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Characterization of ZCF Transcription Factors That Are Expanded in the Human Pathogen Candida albicans

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Candida albicans is commonly found in humans as a commensal organism populating many areas of the body. In immunocompromised patients, C. albicans gives rise to mucosal and bloodstream infections. The pathogenesis of C. albicans has not been fully understood and treatments for Candida infections are still limited. Studies have shown that a subset of genes encoding putative Zn(II)2Cys6 transcription factors, called ZCF, is only expanded in pathogenic yeast and might be involved in C. albicans's virulence. This study utilizes ex vivo and in vitro approaches to characterize select ZCFs in macrophage cells and various stress environments. The findings suggest that these ZCFs may be key pathogenic determinants in C. albicans and may provide potential fungal-specific drug targets.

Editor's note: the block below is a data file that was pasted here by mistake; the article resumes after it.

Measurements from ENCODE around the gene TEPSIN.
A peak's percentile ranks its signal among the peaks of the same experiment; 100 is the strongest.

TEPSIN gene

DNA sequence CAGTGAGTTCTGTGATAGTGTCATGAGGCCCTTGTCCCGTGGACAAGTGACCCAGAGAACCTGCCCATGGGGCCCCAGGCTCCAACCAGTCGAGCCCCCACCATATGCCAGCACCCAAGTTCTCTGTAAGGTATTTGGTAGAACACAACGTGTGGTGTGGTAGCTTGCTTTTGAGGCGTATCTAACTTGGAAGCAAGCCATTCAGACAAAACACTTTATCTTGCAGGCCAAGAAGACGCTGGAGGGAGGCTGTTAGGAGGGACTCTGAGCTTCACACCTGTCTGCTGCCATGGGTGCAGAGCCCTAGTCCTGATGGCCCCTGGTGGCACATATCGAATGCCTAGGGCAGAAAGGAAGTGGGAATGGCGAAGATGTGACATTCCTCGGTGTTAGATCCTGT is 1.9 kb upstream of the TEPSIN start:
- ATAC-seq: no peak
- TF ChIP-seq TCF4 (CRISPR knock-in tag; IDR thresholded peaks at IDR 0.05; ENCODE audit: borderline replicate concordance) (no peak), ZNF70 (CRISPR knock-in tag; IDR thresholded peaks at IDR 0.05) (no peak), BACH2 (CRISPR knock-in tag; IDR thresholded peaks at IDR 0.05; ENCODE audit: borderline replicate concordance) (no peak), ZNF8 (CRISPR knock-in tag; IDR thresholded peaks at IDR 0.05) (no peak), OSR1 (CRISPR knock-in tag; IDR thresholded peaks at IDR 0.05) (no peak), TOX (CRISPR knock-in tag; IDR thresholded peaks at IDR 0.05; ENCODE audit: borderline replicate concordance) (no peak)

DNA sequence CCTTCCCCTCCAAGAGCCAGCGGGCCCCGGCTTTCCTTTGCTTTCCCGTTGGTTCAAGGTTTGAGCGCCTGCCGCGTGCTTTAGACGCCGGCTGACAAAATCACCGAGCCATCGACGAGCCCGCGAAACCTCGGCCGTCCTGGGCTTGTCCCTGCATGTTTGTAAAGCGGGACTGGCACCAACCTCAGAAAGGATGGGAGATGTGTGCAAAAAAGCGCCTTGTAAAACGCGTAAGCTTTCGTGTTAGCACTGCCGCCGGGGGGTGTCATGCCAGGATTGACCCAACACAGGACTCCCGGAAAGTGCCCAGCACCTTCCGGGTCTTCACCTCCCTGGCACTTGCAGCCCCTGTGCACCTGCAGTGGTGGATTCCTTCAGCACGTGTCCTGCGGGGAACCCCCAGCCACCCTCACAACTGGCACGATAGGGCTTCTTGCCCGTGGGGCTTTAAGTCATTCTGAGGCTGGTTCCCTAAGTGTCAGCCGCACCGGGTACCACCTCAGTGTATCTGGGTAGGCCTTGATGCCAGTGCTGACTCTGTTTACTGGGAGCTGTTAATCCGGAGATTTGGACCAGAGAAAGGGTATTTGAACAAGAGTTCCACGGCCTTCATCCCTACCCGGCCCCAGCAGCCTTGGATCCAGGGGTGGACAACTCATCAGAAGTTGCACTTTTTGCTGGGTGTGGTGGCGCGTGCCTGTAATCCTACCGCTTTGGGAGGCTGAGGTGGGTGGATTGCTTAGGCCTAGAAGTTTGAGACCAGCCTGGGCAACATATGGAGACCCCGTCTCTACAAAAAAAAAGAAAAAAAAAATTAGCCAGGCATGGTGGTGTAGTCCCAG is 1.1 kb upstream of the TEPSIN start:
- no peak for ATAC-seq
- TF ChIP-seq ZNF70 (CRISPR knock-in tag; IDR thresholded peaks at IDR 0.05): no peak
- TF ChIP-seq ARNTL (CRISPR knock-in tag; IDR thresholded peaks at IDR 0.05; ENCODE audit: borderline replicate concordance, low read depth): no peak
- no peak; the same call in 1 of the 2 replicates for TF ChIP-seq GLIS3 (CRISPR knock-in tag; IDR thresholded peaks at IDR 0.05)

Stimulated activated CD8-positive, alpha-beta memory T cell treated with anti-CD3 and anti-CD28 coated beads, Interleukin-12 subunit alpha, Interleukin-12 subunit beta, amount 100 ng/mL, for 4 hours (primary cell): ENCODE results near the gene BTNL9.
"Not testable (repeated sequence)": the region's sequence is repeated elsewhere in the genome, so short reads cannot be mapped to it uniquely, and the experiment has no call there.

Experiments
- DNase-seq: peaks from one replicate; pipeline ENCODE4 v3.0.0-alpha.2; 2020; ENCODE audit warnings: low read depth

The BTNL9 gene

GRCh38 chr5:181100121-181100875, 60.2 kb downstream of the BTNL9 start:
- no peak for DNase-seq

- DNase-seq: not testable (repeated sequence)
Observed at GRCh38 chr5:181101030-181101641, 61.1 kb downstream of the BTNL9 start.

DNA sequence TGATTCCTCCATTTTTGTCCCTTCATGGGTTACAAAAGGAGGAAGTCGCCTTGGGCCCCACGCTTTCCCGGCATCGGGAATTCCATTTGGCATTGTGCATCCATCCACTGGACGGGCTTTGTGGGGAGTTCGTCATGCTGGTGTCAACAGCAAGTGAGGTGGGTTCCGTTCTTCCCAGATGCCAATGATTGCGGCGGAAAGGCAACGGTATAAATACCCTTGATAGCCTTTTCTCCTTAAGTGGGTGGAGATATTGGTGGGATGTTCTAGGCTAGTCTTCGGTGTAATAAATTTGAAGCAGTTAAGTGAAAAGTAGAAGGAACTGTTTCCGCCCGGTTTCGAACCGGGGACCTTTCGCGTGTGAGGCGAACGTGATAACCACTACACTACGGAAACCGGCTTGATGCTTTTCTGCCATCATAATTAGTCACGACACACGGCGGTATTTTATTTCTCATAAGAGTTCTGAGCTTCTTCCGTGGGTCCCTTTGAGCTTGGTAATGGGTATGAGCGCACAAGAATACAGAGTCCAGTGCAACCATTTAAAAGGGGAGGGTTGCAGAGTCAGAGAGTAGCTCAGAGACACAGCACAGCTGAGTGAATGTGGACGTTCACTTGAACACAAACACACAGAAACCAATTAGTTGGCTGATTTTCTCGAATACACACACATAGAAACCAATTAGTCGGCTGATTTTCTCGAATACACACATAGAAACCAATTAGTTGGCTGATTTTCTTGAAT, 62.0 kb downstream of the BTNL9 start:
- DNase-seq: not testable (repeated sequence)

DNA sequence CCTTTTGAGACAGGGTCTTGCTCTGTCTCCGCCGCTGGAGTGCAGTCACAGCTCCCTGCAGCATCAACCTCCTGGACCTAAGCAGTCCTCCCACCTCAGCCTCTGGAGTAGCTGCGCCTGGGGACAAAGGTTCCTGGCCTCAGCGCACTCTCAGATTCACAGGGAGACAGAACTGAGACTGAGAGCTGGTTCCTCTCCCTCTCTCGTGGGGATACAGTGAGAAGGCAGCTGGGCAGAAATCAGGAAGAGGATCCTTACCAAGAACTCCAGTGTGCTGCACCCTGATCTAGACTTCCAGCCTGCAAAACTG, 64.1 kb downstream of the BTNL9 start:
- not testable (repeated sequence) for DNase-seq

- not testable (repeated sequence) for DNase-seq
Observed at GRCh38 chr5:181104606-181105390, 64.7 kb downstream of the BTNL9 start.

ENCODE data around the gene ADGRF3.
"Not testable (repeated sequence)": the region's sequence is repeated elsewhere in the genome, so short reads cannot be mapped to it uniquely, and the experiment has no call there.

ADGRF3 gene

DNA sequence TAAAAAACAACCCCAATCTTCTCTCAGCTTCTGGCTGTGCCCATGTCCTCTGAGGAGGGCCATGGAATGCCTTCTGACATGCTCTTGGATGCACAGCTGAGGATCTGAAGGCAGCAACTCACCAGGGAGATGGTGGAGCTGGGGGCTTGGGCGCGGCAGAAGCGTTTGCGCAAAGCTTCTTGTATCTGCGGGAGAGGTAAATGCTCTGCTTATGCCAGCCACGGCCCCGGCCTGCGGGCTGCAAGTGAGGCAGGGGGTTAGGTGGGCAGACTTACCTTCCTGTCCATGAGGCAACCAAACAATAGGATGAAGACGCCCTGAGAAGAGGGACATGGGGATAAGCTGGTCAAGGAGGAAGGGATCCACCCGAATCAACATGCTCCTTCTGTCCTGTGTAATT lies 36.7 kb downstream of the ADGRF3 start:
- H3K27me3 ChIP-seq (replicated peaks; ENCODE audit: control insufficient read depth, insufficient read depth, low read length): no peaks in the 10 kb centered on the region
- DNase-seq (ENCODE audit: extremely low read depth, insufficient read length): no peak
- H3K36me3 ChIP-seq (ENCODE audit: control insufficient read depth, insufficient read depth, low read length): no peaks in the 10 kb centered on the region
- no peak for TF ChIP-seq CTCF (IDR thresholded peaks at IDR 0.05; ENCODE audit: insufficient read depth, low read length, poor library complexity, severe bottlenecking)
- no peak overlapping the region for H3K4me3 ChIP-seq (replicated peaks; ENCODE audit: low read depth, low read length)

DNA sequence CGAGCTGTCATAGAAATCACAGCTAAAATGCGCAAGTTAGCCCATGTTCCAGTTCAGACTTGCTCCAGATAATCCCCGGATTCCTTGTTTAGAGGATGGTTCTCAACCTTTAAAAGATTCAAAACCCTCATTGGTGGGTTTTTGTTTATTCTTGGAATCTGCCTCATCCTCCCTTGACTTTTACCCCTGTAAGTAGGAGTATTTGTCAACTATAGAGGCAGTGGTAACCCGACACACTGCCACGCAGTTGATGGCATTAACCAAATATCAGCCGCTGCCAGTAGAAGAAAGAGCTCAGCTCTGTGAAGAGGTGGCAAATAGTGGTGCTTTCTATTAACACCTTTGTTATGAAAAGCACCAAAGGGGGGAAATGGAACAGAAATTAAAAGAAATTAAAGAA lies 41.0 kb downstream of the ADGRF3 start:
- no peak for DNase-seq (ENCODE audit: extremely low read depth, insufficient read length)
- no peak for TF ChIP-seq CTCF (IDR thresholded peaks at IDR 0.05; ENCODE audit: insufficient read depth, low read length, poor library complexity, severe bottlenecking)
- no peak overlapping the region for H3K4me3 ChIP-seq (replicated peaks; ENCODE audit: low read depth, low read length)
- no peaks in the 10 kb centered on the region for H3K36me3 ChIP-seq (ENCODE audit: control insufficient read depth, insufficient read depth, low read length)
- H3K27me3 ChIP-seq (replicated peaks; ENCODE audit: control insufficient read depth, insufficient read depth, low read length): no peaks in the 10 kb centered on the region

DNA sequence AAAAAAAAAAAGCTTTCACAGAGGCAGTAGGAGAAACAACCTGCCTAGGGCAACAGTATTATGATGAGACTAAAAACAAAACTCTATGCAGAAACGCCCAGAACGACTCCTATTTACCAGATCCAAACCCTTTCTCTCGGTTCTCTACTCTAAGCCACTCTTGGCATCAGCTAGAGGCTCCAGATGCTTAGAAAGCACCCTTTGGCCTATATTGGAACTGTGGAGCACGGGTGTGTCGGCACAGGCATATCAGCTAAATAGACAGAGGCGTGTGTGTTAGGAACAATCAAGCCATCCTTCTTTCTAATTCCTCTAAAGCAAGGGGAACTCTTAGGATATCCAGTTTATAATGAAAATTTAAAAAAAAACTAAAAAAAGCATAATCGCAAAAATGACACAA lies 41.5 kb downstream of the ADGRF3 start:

• This report represents the work of one or more WPI undergraduate students submitted to the faculty as evidence of completion of a degree requirement. WPI routinely publishes these reports on its website without editorial or peer review.
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  • E-project-050114-051147
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  • 2014
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  • 2014-05-01
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